Monday, October 12, 2015

A Taste of the East

I feel like I'm constantly ranting about how people always equate Jewish food with Eastern European food: matzoh balls and gefilte fish, bagel and lox.  I didn't try matzoh ball soup until college, was introduced to lox at a weekend sleepover in elementary school (and thought it was really weird; I've come around), and have yet to meet a gefilte fish I want to eat.

So, I wanted to share some photos from an event I participated in September.  Having had so many "yes, I'm Jewish, and no, I never tried matzoh ball soup until college" conversations, I jumped at the chance to demo a traditional Iranian Jewish recipe at A Taste of the East, a night welcoming Rosh Hashana -- the Jewish New Year, with flavors from The Middle East and Mediterranean.  It was a night of dinner, music, and storytelling, all celebrating the culture of Sephardic Jews.


I performed one of three demos of Sephardic Jewish food.  Orly Olivier of Petit Takett made Tunisian harissa, and Deborah Gorman of Sorbabe made bourekas–Turkish-Greek cookies filled with ground walnuts and dipped in a sweet syrup.  And I made faloodeh sib–a refreshing combination of rosewater and shredded apples that is the traditional Yom Kippur fast-breaking food among Iranian Jews.


It was a great time. I'd never done anything like this before, but cooking and chatting in an industrial kitchen with these ladies was a treat and an education, and sharing my family recipes with a warm, interested crowd, while being schooled on some foods that were new to me, felt wonderful.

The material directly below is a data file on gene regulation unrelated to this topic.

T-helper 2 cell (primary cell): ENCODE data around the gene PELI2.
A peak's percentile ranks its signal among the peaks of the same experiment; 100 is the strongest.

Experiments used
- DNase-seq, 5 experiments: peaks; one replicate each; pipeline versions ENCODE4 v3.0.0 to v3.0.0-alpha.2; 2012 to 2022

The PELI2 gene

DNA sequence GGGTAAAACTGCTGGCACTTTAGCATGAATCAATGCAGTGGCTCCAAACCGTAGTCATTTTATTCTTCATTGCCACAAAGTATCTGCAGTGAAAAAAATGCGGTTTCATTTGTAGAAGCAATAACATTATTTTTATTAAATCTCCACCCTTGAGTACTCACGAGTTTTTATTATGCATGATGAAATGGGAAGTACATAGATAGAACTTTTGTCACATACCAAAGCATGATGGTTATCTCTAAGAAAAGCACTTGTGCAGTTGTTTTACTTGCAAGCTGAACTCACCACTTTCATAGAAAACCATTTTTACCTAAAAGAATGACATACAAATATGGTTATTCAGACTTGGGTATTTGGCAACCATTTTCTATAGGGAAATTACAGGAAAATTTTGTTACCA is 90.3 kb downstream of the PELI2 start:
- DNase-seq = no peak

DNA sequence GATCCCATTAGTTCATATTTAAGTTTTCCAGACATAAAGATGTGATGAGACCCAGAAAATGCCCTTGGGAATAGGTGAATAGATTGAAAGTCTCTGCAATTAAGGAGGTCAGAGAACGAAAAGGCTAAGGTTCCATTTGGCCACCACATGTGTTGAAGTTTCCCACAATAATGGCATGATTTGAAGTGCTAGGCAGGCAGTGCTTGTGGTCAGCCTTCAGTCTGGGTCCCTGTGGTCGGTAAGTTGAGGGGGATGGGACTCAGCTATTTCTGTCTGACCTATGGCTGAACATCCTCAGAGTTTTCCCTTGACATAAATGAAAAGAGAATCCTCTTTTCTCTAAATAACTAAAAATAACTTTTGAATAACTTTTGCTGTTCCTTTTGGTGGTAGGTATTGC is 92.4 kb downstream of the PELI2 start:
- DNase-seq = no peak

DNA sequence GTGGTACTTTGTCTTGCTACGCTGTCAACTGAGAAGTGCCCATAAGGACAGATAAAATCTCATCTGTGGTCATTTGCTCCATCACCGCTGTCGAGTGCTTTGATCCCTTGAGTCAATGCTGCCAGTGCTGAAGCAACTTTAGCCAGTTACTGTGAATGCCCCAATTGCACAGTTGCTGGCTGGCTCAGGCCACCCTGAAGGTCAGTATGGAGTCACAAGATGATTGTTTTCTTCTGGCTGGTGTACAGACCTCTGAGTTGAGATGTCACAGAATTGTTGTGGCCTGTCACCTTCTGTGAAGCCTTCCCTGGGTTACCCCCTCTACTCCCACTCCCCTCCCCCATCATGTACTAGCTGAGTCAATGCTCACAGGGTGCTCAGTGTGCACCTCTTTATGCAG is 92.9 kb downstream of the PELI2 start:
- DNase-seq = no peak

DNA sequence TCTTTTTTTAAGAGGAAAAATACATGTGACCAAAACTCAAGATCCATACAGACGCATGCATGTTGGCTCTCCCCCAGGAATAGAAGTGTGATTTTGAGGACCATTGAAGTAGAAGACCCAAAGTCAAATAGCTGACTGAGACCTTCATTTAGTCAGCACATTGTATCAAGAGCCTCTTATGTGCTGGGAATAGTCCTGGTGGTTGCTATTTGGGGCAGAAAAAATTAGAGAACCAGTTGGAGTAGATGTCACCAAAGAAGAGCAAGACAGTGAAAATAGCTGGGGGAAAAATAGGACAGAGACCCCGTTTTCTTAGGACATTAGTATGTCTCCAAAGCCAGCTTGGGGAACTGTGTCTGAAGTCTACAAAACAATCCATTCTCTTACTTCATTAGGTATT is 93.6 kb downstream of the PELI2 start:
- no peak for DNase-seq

As people milled through the space, I stood at a table decorated with black and white photos of my grandparents and shredded apples against a box grater, and then added sugar, water, rosewater, and ice to perfectly balance the rosewater's intense aroma with just the right amount of sweet.

I had a couple friends, a few cousins, and my parents in attendance.  I was really happy to have these familiar faces in the crowd when we arrived at the storytelling portion of the evening.  I spoke about my uncle, a distinguished physician, affectionately known by his grandkids as "Lulu", who would leave Yom Kippur services at the synagogue early to go home and prepare faloodeh sib for his family. I wasn't the only one tearing up as we remembered this sweet man.

Recalling old memories of food and family, as we make new ones with new friends.  More of this, please.

Saturday, October 10, 2015

Mom's Polo Shevid Baghali in Lucky Peach

Those hands belong to my mom, Violet.  She is halving baghali, fava beans, for one of my favorite dishes of hers, polo shevid baghali.  I am beyond thrilled to report that I got to cook this dish with her, and interview her about her own food memories, for the Lucky Peach website's "We Love Mom" column.  I've loved Lucky Peach magazine since its inception, but always had a problem with the boy's club vibe that came off its mostly male, mostly restaurant chef writing.  This column is the opposite, as it celebrates traditional home cooking (though many of the moms, and other parents, profiled are far from traditional), and paints a broad ethnic picture of American kitchens today -- all with adorable old-school pictures of the writers and their moms.  Suits me just fine; happy to be a part of it.  Check out my story here!